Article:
UNITED NATIONS (CMC) — A group of United Nations and international human rights experts is calling on countries, including those in the Caribbean, to ensure that lesbian, gay, bisexual, trans and gender diverse (LGBT) people fleeing persecution are protected against violence and treated with dignity.
In a message to mark the International Day Against Homophobia, Transphobia and Biphobia (IDAHOBIT) on Tuesday, the group said that they were urging states to tackle the root causes of forced displacement around the planet.
“Persecution from state and non-state actors, as well as socio-economic exclusion fuelled by stigma, discrimination, armed conflict, natural disasters, and climate change force many persons of diverse sexual orientation and gender identity (SOGI) to flee their homes in search of a safe environment where they can live authentically and fully exercise their rights.
“Among the 84 million people who are currently forcibly displaced worldwide, LGBT persons are among the most vulnerable and marginalised,” the group said, noting that although there is not yet accurate data on the number of LGBT forcibly displaced persons globally, many reside in countries that do not provide strong human rights protections, or that actively discriminate at the structural and institutional level on the basis of SOGI.
“The number of LGBT people in forced displacement is likely to increase in coming years, due to factors such as adverse climate impacts and intensifying socio-economic fragility,” the group said, adding that the structural vulnerabilities that LGBT people face are intensified by their situation as migrants, asylum seekers, refugees or internally displaced people.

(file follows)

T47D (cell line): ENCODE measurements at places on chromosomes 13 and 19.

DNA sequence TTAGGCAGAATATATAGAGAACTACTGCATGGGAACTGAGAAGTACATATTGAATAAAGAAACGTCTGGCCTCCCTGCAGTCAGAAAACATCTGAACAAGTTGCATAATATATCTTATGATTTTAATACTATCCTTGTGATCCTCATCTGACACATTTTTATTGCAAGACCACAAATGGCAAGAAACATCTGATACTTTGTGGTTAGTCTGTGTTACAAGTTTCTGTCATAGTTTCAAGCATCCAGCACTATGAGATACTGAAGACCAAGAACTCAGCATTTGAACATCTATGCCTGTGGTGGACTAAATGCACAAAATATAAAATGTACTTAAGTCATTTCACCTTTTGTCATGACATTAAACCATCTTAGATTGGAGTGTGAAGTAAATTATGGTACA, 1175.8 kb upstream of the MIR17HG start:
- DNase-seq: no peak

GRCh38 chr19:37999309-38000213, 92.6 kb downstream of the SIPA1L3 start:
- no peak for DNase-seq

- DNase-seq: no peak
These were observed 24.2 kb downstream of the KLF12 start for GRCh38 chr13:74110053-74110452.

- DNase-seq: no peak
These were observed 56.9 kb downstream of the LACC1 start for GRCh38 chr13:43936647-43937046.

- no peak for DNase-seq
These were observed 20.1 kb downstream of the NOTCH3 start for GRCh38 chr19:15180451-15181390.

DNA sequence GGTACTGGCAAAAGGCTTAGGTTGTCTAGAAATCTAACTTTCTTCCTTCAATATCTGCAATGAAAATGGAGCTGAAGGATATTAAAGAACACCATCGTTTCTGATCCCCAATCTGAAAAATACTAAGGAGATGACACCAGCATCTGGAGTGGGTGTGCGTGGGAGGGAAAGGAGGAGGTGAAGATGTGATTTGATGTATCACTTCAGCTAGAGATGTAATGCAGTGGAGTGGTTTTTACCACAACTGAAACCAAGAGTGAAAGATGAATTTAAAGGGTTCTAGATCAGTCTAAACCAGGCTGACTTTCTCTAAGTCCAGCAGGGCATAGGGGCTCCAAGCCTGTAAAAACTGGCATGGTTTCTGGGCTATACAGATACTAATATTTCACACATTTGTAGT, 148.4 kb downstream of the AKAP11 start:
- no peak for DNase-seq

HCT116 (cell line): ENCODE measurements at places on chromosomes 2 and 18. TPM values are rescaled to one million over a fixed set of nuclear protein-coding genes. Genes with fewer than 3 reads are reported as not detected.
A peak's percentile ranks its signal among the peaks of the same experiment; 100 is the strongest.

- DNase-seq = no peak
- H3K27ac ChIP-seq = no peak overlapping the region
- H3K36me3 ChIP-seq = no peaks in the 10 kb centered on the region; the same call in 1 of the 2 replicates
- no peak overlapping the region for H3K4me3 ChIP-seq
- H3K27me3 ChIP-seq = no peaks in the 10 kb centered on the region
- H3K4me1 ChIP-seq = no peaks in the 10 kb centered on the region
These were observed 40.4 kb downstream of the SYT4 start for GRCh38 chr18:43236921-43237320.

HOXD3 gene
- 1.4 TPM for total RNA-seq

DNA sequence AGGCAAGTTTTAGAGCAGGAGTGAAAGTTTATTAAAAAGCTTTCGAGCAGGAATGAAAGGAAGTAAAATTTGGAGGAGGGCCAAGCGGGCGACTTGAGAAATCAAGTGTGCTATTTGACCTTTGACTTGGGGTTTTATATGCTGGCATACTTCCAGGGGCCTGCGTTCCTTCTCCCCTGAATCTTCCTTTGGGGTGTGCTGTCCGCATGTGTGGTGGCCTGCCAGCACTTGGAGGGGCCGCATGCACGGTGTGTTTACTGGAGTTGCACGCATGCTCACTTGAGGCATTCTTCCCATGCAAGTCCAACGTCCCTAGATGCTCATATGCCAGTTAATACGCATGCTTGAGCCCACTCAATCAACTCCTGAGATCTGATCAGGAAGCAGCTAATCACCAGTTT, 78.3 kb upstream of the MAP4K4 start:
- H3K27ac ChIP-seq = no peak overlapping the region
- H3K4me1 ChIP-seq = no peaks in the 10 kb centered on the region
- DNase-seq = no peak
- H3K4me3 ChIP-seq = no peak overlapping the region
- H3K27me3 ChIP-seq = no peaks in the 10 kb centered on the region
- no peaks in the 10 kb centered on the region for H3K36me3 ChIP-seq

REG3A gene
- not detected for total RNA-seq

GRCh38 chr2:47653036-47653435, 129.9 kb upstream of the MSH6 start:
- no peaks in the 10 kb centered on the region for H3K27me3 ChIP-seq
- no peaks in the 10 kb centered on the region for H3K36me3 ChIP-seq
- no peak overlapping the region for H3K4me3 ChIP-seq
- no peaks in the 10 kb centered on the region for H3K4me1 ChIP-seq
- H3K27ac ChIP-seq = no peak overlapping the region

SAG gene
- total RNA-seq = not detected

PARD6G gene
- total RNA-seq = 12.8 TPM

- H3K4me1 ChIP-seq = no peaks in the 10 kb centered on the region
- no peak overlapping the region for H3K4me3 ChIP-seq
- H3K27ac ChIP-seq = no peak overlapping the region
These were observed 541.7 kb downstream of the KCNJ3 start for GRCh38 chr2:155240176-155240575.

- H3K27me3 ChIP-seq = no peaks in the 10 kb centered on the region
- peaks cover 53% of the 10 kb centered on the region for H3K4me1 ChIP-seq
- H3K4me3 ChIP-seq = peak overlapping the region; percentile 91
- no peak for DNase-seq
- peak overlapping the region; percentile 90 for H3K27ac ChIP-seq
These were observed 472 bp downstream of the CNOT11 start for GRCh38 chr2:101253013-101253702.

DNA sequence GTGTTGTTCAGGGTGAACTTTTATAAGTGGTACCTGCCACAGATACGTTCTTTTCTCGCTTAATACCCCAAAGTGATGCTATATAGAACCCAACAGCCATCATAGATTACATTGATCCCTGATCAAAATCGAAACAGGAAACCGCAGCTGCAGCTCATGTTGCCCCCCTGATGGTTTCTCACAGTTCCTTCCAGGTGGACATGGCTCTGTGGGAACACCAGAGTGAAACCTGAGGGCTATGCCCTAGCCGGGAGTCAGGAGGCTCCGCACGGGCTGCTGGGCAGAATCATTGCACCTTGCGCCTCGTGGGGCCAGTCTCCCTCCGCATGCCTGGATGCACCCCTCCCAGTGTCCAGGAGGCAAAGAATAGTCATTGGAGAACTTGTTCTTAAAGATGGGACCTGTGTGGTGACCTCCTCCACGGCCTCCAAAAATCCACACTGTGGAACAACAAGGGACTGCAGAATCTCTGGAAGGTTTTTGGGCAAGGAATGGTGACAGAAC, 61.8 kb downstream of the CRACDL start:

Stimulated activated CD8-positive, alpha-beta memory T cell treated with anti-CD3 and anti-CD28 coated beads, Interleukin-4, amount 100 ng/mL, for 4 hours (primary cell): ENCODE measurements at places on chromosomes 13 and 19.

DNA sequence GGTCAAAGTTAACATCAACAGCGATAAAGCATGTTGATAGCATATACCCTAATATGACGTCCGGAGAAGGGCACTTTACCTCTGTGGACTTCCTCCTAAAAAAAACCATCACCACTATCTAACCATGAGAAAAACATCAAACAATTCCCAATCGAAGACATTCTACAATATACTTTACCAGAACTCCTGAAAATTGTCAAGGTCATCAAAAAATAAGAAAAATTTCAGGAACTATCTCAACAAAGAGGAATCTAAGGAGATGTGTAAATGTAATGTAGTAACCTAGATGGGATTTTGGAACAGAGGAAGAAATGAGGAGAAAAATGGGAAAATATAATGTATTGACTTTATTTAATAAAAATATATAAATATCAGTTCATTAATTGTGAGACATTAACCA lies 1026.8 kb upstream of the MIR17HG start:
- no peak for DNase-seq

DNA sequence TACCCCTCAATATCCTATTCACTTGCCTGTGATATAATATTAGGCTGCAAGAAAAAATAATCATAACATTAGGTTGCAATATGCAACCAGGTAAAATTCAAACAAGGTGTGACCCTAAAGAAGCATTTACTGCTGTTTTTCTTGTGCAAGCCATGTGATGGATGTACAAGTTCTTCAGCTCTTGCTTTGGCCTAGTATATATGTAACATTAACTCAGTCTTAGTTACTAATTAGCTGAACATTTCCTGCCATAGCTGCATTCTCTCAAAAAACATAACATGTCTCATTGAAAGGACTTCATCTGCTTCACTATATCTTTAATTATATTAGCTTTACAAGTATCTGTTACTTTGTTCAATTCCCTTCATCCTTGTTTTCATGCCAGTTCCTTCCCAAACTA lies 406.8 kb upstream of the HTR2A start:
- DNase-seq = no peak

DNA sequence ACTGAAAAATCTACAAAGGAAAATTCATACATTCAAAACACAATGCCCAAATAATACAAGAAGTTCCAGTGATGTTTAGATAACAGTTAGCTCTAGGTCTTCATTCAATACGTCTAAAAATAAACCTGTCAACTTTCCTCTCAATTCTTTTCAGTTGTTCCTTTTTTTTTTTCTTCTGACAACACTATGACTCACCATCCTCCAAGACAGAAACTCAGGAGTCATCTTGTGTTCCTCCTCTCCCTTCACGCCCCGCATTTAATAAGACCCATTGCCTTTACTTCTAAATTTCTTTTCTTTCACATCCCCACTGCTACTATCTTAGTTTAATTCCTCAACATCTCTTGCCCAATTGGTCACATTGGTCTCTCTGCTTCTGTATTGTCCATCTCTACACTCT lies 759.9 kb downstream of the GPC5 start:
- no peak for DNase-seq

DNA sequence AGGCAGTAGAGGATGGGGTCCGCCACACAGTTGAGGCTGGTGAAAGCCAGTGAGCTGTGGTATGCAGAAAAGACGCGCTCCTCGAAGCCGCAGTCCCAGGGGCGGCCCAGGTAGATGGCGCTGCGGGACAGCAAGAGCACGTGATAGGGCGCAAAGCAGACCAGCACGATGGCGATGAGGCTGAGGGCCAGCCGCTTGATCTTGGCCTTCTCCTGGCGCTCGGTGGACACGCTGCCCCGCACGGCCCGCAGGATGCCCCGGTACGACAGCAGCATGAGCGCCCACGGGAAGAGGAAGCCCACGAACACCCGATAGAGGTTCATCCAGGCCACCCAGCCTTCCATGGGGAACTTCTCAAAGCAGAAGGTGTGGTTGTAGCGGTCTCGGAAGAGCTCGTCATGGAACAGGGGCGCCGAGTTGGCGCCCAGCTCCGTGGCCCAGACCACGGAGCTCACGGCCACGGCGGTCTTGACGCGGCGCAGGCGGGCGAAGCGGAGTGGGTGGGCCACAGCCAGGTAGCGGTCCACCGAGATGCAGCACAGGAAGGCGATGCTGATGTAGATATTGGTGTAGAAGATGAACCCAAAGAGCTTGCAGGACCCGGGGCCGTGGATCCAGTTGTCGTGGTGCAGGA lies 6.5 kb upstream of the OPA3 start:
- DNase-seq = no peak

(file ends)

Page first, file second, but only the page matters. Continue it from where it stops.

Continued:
The group said that over two-thirds of the world’s forcibly displaced people have not crossed a national border in their search for safety.
“LGBT persons who are internally displaced in countries that criminalise consensual same-sex relations and/or diverse gender identities are rarely systematically acknowledged and addressed by institutions that support internally displaced persons, most typically in fragile or conflict-affected areas. They may not have recourse to assistance and support services — including access to adequate health care services, offered by organisations whose mandates focus primarily on supporting asylum seekers arriving from other countries.”
The group said with the number of forcibly displaced persons continuing to rise, states, businesses, and humanitarian and civil society organisations must invest in developing human rights-based policies and programmes that take into full account the intersectional dimensions of forced displacement and sexual orientation and gender identity, fostering stronger collaboration and coordination among all actors responsible for the protection of displaced LGBT individuals.
“Some of the immediate issues that need to be addressed are: establishing programs that take into consideration the specific needs of displaced LGBT persons across all stages of their journey; improving reception conditions including for groups with special needs, like older persons and persons with disabilities, and ensuring safe accommodation and adequate access to health care services; ensuring adequate access to protection, asylum and refugee status determination; facilitating durable solutions of their choice, including options for resettlement; and building a thorough evidence-based ethical data collection, management and reporting.
“Furthermore, all efforts must be made to involve them in the design, implementation and monitoring of programmes and policies that target them and that ultimately seek their protection, ensuring their enjoyment of their fundamental rights, and assistance,” the group added.